Life happens every day.  I feel like I've made it through this week pretty well because I have four kids to take care of.  I can't curl up in a ball and shun my responsibilities because people would be hungry, a toddler would be walking around in a dirty diaper, and the place would be trashed.  I have to hold on to hope that the Lord holds me in His hand and I will admit: it is only by His strength that I have made it through this week.

Friends, I can tell you what I know.  I can tell you that I have hope for a future.  I can tell you that the Lord is my strength.  I know that He is my rock, my fortress, my deliverer.  I know that I can give Him my burdens and He will give me rest.

But can I tell you something else?

I am just plain worn this week.

I don't want Scripture quoted at me as much as I just want to crawl into His arms and take a little nap.   I just want to spend some time by the water, in His presence, in quiet.  I want to see wave after wave lap up and fill my soul with the knowledge that He loves me.  He sees my hurt.  He wipes my tears.  He whispers that He has it under control, even though I can't tell what's going on, but that it's going to be ok because, remember?  I do know the final outcome of all this chaos even if I don't know what the day holds.

Then I want to be with my family.  I want to laugh with friends.  I want to breathe in life.

But I hurt

Monday, August 25, 2014

Year #3

 Zeke wants to be a part of the action so he decorated his own paper.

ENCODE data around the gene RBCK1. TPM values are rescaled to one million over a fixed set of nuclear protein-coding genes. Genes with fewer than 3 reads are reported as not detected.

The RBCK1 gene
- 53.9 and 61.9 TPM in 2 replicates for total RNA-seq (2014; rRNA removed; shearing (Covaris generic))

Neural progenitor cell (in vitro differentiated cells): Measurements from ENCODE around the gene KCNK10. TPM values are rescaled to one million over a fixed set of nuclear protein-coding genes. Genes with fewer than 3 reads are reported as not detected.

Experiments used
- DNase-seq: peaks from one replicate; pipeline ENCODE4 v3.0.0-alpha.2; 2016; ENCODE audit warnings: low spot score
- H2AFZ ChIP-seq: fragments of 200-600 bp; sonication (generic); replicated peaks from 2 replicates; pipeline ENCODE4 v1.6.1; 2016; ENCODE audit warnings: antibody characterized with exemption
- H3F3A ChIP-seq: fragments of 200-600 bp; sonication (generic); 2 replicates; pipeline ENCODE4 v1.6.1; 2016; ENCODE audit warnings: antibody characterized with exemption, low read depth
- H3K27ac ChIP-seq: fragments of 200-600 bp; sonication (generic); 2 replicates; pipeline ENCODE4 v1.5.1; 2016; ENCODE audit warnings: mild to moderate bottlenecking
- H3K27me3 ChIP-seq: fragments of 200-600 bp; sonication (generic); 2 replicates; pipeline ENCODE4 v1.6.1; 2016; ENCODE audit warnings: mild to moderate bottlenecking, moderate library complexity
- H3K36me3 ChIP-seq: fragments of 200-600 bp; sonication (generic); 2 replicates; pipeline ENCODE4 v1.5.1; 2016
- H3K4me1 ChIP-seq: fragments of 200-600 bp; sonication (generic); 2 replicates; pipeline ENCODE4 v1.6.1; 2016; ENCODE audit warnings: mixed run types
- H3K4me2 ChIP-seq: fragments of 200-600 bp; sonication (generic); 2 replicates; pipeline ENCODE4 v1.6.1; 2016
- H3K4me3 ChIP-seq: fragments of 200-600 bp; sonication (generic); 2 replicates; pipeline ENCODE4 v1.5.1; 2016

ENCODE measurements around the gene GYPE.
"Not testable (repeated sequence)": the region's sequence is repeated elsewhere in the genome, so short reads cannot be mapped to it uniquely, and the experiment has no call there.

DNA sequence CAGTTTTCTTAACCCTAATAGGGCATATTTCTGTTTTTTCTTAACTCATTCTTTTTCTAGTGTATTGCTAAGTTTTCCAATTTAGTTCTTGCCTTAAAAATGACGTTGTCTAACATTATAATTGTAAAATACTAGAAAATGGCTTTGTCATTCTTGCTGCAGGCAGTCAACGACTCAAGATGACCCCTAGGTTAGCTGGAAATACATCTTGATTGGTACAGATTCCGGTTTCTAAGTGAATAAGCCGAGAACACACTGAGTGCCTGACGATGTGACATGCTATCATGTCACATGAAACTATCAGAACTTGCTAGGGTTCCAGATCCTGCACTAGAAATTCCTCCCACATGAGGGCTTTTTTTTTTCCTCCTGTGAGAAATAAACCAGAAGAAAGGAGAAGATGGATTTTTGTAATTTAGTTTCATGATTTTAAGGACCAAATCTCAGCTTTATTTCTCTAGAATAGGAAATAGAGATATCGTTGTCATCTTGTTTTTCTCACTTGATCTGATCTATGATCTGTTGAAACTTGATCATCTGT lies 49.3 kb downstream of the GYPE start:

Caleb is using the Letter of the Week Preschool Curriculum this year. 
 I'll be flexible with his schedule depending on the day he seems to be having. 

 Ellie is in 1st grade!
We're going to continue working on reading readiness.

 Noah is in 4th grade.  
Sniff, sniff.

I made a curriculum change in the last few weeks.  My original plan was to go through "The Prairie Primer" and I was really excited about it since it uses The Little House on the Prairie series and I absolutely love those books.  However, I came across some reviews that said it is best for ages 3rd-6th grades so I decided to hold off and wait a couple more years.
Then I came across KONOS Character Curriculum and when I looked through it I just knew that it was what I wanted to use.  We'll still use Saxon for math and I'm using some Rod & Staff for Noah's reading comprehension and workbooks for Ellie's reading readiness until I can get my hands on The Reading Lesson book.